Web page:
It started with an idea in the Division of Gastroenterology and Hepatology and became an international collaboration, when two branches of interventional GI—from different corners of the world—converged.
In July 2016, Dr. Mingyan Cai—a visiting surgeon from Zhongshan Hospital Fudan University in Shanghai, China—completed a three-month training rotation in endoscopic ultrasonography at University of Iowa Hospitals and Clinics under the mentorship of Drs. Rami El Abiad and Henning Gerke. During that rotation, Dr. Cai shared her expertise in tunnel endoscopy, specifically peroral endoscopic myotomy (POEM), a novel technique for treating achalasia, a rare disorder that prohibits or restricts food from passing through the esophagus into the stomach. Dr. Cai also shared her knowledge of endoscopic submucosal dissection (ESD), a treatment for GI tumors and early cancers.
Nearly a year later, in April 2017, Dr. El Abiad accepted Dr. Cai’s invitation to visit Zhongshan Hospital in Shanghai. He spent three weeks training in ESD and in endoscopic full-thickness resection (EFTR), another technique for treating GI tumors and early cancers. While there, Dr. El Abiad also attended the annual Shanghai International Endoscopy Symposium and worked closely with Dr. Pinghong Zhou, a minimally invasive surgeon. Dr. Zhou is a pioneer in tunnel endoscopy and the head of the Zhongshan Hospital Endoscopy Center.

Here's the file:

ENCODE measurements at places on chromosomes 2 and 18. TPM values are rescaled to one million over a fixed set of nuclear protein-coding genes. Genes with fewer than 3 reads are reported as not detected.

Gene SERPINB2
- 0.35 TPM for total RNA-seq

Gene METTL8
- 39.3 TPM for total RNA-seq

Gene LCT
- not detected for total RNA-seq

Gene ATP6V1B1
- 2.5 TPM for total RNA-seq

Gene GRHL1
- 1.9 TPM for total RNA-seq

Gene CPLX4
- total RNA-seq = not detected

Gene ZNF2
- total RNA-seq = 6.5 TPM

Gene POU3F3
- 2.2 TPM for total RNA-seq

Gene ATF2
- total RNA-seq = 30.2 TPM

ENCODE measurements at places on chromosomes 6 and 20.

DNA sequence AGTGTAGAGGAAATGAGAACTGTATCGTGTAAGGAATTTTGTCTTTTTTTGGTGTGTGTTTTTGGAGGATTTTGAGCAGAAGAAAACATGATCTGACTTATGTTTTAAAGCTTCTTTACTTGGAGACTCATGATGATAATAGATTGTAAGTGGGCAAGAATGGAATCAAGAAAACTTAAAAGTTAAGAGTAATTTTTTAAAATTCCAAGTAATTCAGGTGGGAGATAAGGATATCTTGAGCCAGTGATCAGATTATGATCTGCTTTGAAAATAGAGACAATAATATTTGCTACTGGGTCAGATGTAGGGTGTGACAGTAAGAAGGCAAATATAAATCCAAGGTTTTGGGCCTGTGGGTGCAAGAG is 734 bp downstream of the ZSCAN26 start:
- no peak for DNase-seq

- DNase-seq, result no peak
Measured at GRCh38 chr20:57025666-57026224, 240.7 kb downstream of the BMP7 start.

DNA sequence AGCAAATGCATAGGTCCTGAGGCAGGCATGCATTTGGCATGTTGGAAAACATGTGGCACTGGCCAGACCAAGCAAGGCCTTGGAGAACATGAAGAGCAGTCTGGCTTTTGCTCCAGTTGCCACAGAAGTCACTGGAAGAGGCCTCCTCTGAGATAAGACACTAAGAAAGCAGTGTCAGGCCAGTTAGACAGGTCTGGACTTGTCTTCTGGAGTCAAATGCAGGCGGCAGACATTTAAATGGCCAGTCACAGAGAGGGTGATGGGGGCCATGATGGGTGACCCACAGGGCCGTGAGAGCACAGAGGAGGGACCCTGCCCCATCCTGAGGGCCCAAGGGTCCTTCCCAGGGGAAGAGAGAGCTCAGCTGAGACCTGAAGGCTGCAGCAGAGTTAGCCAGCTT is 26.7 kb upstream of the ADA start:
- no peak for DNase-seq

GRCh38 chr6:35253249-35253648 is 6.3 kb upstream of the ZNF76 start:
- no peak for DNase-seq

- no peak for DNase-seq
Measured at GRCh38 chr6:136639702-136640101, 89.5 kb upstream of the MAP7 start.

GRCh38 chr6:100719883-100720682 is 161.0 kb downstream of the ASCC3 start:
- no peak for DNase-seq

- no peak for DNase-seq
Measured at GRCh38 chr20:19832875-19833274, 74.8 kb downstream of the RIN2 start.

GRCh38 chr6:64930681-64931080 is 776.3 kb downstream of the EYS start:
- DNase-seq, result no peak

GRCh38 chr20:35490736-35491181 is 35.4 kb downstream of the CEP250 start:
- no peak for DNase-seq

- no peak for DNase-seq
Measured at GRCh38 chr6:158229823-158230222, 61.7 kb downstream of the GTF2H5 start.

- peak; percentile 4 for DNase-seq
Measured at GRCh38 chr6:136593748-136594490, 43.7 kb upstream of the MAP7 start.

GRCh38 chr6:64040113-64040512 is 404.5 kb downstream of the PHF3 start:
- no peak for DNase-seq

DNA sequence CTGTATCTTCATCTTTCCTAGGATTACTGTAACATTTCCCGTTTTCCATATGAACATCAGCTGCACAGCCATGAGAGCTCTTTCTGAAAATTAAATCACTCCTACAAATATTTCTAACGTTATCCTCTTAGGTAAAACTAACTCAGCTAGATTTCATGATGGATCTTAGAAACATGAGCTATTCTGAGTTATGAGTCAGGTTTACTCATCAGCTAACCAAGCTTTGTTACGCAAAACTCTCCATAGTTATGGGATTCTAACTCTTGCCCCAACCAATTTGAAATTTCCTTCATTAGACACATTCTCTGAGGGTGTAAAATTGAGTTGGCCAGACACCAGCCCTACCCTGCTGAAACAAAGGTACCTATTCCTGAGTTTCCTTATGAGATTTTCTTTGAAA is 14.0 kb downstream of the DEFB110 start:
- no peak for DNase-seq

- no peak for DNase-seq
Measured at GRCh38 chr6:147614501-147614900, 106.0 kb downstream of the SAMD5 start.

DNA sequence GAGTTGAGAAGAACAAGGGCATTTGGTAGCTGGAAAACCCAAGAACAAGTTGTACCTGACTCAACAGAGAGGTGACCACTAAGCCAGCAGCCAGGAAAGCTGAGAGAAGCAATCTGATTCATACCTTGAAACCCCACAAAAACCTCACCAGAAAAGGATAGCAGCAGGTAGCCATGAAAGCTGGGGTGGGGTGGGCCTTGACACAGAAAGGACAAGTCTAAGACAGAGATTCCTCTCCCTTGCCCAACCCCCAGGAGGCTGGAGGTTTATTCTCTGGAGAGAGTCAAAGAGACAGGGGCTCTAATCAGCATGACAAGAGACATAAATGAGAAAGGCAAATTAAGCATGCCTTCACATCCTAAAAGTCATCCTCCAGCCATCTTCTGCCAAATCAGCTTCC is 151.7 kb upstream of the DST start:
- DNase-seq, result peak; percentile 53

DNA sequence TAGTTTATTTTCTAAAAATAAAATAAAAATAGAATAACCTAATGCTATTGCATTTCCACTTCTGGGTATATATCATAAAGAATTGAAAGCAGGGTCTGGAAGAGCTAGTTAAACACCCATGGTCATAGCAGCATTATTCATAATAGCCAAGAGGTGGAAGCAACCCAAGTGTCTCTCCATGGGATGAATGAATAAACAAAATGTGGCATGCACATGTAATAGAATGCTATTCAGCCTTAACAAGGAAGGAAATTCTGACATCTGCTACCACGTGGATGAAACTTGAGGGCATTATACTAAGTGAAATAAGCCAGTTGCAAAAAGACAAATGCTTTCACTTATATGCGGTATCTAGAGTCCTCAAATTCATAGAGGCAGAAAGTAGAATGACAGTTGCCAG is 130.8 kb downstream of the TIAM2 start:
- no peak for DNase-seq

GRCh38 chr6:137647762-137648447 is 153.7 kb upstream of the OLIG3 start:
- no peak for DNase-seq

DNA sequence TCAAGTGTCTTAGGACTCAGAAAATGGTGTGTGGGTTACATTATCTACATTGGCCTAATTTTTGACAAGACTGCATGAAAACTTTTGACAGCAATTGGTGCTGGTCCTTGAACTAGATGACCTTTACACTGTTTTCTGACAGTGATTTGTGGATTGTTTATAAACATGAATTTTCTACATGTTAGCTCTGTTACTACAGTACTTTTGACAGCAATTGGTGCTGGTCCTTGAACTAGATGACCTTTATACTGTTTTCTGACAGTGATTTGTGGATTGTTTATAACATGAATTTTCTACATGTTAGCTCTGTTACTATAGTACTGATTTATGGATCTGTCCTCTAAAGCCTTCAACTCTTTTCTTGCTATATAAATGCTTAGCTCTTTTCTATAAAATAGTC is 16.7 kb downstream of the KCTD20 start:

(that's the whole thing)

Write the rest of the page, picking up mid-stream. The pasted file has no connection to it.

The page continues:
In May 2017, it was Dr. Zhou’s turn to travel to Iowa City. While at UIHC, he gave two lectures on cardiothoracic and minimally invasive surgery and shared his experience in tunnel endoscopy. Dr. Zhou presented innovative techniques in performing submucosal endoscopy and another technique useful in treating a variety of GI diseases called NOTES (natural orifice transluminal endoscopic surgery).
The trading of expertise and original and innovative techniques in the ever-growing field of interventional endoscopy is further evidence that international collaboration can be a great success. Dr. Cai, now a leader in endoscopic ultrasonography in China, took her newly gained knowledge from Dr. Gerke and Dr. El Abiad back to Shanghai, where she now passes on her Iowa experience to trainees and fellow physicians. Dr. El Abiad, in his turn, has utilized his new skills in ESD and EFTR to push the boundaries of interventional GI, treating more GI conditions without surgery. His connections there led to trainees here learning lessons that Dr. Zhou had to offer. By reaching beyond our borders, the GI Division has allowed UIHC to offer therapeutics that only a few centers in the United States provide and opened our institution to many future opportunities.